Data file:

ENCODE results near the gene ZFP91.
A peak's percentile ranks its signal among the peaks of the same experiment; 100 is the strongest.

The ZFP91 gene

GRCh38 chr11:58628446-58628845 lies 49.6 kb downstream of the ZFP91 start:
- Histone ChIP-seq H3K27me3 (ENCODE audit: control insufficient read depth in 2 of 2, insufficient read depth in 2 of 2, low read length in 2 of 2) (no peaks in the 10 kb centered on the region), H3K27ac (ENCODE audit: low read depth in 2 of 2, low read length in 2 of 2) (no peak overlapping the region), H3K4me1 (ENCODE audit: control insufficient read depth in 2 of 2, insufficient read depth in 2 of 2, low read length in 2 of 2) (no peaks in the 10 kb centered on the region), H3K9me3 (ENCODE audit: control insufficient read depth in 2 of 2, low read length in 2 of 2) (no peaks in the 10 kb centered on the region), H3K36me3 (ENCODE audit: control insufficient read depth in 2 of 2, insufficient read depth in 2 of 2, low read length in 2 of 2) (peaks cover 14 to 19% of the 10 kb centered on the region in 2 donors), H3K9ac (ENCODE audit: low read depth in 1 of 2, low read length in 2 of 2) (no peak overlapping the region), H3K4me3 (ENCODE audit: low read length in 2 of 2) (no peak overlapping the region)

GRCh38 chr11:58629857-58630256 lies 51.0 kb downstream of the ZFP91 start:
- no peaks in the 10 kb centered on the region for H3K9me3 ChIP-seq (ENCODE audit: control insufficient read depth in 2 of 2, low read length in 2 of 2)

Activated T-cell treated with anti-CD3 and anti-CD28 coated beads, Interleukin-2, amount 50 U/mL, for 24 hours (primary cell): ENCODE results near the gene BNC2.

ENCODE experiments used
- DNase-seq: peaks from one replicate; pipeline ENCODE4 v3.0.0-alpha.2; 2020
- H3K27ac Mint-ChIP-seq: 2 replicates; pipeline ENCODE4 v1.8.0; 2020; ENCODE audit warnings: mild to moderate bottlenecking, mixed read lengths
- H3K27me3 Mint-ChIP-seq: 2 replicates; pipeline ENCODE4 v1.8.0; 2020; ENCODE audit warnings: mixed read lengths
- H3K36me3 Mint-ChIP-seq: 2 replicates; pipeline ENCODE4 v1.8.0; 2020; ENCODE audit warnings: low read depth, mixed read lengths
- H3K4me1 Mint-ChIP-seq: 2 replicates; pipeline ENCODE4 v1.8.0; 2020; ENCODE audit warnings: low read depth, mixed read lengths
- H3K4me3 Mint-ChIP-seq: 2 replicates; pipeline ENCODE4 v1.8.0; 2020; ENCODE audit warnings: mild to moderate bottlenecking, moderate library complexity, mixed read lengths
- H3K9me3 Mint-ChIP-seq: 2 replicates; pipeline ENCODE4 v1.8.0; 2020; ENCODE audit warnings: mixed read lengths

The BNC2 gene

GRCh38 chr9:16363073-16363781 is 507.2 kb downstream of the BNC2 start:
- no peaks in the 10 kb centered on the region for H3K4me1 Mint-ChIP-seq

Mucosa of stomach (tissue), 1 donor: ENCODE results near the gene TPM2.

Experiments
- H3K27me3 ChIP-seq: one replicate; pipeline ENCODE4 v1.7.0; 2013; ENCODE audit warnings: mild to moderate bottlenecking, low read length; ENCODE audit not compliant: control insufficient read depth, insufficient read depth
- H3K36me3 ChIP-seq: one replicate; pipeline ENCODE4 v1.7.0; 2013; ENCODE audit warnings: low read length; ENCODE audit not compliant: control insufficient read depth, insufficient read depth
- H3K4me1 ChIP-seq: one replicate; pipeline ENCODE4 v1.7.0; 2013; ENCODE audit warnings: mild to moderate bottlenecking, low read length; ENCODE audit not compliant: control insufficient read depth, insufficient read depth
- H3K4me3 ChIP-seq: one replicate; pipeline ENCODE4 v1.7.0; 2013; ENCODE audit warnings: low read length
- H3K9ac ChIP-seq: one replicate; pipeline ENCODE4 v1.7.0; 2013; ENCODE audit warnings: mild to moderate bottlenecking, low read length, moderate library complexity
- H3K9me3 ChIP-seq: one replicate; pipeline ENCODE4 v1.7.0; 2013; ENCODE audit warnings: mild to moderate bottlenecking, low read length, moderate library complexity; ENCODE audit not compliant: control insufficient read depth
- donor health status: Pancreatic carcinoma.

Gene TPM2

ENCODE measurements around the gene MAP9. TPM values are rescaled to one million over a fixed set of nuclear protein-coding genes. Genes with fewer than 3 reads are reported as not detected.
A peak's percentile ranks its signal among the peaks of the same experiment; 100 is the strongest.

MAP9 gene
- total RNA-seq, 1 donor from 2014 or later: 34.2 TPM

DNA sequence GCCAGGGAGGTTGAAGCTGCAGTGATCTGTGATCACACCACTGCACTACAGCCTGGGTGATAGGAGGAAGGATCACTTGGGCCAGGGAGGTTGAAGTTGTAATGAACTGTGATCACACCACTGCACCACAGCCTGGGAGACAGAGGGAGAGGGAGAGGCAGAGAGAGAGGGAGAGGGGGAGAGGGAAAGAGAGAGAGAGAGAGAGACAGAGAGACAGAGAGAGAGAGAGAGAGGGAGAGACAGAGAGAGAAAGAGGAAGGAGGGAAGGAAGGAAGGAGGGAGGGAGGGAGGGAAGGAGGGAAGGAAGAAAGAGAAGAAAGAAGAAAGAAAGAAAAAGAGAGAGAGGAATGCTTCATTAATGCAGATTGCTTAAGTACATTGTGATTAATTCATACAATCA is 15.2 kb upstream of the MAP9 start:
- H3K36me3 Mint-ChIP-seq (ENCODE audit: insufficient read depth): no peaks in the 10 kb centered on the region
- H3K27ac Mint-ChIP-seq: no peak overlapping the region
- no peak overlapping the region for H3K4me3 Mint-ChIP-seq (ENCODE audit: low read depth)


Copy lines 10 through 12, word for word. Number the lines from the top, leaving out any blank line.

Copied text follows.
- DNase-seq: peaks from one replicate; pipeline ENCODE4 v3.0.0-alpha.2; 2020
- H3K27ac Mint-ChIP-seq: 2 replicates; pipeline ENCODE4 v1.8.0; 2020; ENCODE audit warnings: mild to moderate bottlenecking, mixed read lengths
- H3K27me3 Mint-ChIP-seq: 2 replicates; pipeline ENCODE4 v1.8.0; 2020; ENCODE audit warnings: mixed read lengths